Beirut stop of the Hejaz Railway: A conference and exhibition on the history of railways was held in Lebanon. Exhibition of Beirut Station of the Hejaz Railway attracted great attention
Lebanon's historic rail network and trains; It came to the fore with an event held at Beirut Yunus Emre Enstitüsü. From train stations to wagons, from rails to route maps, the history from the Ottoman period has been revealed in a wide range.
Within the scope of the project, firstly; A conference titled "Construction of Railways in Lebanon and its historical course" was held. Researching the Ottoman history in Lebanon, Dr. Kassab laid out the misconceptions about railway history in the country.
In the second leg of the event, the exhibition "Beirut Stop of the Hejaz Railway" was opened. Photographs taken by the Beirut Ambassador Çağatay Erciyes and his graphic design were also presented to the participants at the exhibition. In his speech, Ambassador Erciyes mentioned the importance of preserving Ottoman heirlooms in Lebanon:
“Preserving this heritage is very important. Preserving the Ottoman heritage in Lebanon is very important. Unfortunately, these stations, old train stations are all in bad shape. We are taking the necessary initiatives before the Lebanese government to improve these. These are not only ours, but especially Lebanon's cultural heritage. This heritage needs to be preserved. It could make an important contribution to Lebanon's tourism in the future. "
STATIONS AND TRAINS IN LEAVED CONDITION
In Lebanon, which has been under Ottoman rule for more than 400 years, historical artifacts and artifacts are in danger of extinction. The Lebanese railway network and trains, which are also a part of the Hejaz Railway, are also left to rot. Beirut Yunus Emre Enstitüsü Director Cengiz Eroğlu said the following on the subject:
“Unfortunately, very bad situation. As can be seen from the photos, even now is difficult to explain. Completely neglected. In particular, the civil war has suffered from the destruction. They must be dealt with as soon as possible, otherwise these stations will disappear. ”
The exhibition, which reveals the history of the railroad in Lebanon and sheds light on the Ottoman period, will remain open at Beirut Yunus Emre Enstitüsü until the end of the week.
HIGH-RATE TRAIN STATION
The building, which stands out with its ruined appearance in the middle of the trees, used to be a train station. This place is named after the Şuyit - Aaraya train station; It was one of the stops built by the Ottoman state on the Damascus - Beirut railway. In the period when it was built, the tracks on which the steam trains passed have now disappeared, and half of the passenger building was destroyed.
The Shuyit-Aaraya train station, twenty kilometers outside of Beirut, entered service in the eighteen hundred and ninety years and served as an important stop on the Beirut-Damascus railway until the nineteen hundred and seventy-five years of the Lebanese civil war. This stop, which was built by the Ottoman Empire and located on the Lebanon mountain, was the highest altitude train station in the world during the period. Now it is in ruins and abandoned to its fate.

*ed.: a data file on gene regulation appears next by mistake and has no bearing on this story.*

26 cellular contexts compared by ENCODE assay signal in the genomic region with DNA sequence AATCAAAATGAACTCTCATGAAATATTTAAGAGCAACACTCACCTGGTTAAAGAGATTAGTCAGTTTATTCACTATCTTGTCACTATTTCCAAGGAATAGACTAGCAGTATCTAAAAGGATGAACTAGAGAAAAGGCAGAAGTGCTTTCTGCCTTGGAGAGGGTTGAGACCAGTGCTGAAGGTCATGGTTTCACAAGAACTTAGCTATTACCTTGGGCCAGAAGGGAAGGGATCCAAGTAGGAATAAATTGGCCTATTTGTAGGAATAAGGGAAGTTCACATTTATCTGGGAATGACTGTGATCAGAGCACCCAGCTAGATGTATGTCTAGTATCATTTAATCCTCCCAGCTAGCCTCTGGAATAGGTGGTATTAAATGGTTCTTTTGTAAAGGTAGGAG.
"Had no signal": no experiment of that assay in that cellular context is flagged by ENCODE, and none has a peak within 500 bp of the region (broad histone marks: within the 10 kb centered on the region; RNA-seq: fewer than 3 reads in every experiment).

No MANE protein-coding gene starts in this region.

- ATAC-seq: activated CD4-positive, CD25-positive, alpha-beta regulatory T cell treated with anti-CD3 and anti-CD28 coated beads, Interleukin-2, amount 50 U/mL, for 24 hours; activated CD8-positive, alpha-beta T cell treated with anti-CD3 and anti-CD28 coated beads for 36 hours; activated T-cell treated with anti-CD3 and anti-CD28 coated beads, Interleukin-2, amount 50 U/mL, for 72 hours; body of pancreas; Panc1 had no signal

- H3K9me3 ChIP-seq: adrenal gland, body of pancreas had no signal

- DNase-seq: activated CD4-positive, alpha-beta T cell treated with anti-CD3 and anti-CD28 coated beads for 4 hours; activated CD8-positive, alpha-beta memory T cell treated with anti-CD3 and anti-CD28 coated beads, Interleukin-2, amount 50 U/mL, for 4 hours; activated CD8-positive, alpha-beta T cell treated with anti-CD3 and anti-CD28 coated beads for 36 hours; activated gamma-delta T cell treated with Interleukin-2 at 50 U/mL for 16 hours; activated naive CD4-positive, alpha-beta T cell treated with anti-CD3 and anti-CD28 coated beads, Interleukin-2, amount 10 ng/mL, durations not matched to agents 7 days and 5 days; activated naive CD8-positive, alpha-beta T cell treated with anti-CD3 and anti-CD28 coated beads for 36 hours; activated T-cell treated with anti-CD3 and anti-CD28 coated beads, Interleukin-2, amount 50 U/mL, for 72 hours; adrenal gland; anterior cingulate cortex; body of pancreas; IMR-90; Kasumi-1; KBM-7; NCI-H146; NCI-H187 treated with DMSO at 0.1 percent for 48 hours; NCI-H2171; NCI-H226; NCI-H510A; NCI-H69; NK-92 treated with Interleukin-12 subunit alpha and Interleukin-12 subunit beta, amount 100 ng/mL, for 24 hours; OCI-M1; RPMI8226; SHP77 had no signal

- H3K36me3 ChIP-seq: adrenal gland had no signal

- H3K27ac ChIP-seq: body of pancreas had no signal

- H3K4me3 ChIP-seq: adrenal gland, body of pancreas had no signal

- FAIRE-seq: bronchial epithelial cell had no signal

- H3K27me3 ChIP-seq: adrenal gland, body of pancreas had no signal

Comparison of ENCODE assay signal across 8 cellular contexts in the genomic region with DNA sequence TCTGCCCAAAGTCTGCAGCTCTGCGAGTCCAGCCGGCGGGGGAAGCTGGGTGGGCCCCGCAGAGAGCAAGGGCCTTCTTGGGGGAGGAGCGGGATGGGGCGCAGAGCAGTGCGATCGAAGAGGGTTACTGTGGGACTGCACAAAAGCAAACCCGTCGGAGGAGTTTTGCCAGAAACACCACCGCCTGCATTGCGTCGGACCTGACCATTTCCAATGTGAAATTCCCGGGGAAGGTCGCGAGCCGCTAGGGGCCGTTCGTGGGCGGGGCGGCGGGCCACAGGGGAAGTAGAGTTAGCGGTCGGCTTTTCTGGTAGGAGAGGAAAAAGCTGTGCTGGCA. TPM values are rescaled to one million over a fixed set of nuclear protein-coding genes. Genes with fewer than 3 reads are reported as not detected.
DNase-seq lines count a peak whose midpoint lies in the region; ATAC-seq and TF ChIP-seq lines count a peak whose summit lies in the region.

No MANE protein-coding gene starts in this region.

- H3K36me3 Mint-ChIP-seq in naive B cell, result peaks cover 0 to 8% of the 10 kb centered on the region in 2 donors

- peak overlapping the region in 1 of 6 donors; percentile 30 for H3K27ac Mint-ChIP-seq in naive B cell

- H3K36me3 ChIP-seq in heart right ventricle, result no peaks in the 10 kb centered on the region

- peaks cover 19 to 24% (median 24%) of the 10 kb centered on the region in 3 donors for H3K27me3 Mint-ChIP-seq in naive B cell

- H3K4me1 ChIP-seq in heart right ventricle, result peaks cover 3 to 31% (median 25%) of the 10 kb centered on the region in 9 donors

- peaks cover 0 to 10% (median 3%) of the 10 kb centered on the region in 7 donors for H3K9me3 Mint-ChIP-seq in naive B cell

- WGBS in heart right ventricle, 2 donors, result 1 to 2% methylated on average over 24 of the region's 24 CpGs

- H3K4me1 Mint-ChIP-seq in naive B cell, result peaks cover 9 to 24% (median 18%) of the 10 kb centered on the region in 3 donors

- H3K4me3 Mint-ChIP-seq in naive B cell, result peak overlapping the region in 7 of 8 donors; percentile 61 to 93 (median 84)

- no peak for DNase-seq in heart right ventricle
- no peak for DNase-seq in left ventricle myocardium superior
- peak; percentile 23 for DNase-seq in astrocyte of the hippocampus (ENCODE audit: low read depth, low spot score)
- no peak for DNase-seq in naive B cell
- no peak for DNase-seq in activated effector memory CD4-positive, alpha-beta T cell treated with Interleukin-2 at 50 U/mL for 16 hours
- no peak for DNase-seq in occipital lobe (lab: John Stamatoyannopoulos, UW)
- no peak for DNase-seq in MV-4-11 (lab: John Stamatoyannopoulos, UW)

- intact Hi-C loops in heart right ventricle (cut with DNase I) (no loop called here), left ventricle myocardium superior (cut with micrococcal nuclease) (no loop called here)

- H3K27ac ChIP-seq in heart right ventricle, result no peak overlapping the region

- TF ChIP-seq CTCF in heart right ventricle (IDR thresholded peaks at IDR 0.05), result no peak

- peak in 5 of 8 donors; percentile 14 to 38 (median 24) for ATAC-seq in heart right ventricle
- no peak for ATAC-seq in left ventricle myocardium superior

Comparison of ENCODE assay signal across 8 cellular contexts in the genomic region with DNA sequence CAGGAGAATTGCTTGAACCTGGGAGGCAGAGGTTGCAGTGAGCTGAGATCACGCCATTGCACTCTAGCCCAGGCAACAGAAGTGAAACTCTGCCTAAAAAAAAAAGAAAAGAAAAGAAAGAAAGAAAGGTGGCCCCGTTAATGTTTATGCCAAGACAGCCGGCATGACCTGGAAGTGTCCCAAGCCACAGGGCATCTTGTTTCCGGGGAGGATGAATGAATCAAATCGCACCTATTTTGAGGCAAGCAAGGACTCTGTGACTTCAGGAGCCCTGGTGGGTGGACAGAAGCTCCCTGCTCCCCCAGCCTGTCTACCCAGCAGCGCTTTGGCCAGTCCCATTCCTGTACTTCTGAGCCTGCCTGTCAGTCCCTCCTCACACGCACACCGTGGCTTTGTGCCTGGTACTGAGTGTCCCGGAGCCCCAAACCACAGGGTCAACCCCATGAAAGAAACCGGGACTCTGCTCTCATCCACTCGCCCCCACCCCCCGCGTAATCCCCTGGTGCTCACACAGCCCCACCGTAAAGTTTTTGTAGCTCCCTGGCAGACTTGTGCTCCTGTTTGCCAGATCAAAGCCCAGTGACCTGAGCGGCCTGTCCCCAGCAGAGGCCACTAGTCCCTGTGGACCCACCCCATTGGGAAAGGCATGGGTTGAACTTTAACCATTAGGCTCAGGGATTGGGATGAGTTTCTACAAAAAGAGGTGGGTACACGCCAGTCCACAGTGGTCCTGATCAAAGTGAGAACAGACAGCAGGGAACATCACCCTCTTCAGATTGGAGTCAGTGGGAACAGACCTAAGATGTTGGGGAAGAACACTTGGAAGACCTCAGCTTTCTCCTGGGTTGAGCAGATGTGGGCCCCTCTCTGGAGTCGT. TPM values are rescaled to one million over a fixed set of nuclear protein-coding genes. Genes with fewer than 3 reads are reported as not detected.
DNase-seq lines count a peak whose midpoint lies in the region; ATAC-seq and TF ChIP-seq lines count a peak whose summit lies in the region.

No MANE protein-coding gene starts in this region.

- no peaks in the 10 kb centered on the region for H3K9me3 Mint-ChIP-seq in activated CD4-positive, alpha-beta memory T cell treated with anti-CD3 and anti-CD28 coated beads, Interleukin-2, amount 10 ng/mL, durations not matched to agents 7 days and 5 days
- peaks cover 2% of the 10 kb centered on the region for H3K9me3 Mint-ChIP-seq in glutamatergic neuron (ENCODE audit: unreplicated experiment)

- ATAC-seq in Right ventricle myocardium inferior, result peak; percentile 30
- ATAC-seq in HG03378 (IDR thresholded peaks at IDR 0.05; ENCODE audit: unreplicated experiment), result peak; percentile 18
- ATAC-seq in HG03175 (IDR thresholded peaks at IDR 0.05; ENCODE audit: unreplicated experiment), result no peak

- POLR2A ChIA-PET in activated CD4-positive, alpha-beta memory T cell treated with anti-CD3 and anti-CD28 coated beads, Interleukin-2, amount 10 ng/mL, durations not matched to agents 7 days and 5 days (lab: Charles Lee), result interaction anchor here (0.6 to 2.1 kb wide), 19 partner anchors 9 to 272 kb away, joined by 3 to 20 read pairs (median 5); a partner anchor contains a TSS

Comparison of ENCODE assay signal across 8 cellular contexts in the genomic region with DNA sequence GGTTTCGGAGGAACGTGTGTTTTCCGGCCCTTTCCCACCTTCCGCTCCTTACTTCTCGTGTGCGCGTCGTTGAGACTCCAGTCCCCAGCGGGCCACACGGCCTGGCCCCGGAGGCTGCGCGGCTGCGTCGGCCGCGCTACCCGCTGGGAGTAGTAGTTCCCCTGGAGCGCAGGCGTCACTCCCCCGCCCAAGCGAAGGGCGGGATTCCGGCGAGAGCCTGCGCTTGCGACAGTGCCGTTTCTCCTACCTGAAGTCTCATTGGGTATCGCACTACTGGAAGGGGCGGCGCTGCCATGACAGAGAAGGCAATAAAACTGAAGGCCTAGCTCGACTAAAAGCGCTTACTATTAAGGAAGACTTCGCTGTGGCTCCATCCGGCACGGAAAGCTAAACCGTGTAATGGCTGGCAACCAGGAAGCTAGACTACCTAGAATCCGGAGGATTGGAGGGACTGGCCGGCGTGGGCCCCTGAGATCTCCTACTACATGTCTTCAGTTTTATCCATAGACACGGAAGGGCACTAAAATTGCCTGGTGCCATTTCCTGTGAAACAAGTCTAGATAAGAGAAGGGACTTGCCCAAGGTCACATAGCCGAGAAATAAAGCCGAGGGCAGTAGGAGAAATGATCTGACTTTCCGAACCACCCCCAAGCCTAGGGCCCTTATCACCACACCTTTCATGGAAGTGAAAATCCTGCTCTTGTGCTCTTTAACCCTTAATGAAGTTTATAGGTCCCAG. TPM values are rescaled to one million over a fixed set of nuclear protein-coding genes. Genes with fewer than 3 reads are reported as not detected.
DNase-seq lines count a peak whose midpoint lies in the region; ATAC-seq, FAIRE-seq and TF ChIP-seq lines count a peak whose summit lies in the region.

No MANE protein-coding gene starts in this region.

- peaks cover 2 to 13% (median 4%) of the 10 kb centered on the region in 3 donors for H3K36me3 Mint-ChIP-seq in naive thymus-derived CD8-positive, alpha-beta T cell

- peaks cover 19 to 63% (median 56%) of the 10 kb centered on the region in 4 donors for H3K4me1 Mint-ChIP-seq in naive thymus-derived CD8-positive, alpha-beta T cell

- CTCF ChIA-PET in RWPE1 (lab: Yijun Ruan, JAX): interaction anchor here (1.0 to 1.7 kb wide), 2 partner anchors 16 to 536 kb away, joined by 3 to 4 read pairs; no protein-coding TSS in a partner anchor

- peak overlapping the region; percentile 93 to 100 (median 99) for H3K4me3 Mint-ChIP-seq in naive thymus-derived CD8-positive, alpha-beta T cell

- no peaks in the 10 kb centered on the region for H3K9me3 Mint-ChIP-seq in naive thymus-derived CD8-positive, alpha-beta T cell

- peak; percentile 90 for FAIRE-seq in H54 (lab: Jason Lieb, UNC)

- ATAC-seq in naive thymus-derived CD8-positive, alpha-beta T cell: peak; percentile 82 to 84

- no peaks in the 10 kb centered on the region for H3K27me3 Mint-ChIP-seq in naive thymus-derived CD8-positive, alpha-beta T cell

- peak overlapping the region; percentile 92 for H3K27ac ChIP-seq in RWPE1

The station, located on the slope of the Lebanese mountain, was very important with its strategic location in the years it was built. Trains departing from the coastal city of Beirut crossed this mountain and carried passengers and goods to Damascus.
However, Lebanon, which once ranked among the top countries of the world in the rail network, had to stop its train network after the civil war. Like every other rail network in Lebanon, the Shuyit - Aaraya train station was abandoned to its fate.
WAGONS ROTED, BUILDINGS Looted
After the end of the civil war, some efforts were made in the country to re-activate the railways, but due to political disagreement, no positive result was reached. Rails disappeared, wagons rotted, buildings ransacked.
Activist Elias Malouf said the following about the country's rail networks: “Lebanon was a pioneer in rail network networks compared to other countries in the world. For example, when the train station we were in was first opened, it had the highest slope in the world for 20 years. When the Beirut-Damascus railway was first built, the network had world-unique characteristics. These features were even applied to the Hejaz Railway, which was built later. In addition, trains and wagons were specially produced. In terms of its level of development, it had features that you could not see anywhere else.
The railroad and transportation facilities built by the Ottoman state facilitated transportation both in Lebanon and in the region, while stimulating trade. Elias Malouf stated that the railroad brought to Lebanon at that time:
“I can say that the Ottomans managed to write a success story especially from 1860 until the First World War. During this period, we started to see airlines, highways, railways and trams in Lebanon. The opening of the Ottomans in cooperation with local and international companies was effective in this. Generating new ideas made things easier, rather than relying on the money to come from Istanbul alone. "
This is the last situation in the country of the stations that were first seen as a major modernization move. Not a single train is running in Lebanon. Shuyit-Araya station is also waiting for support to reach the old days.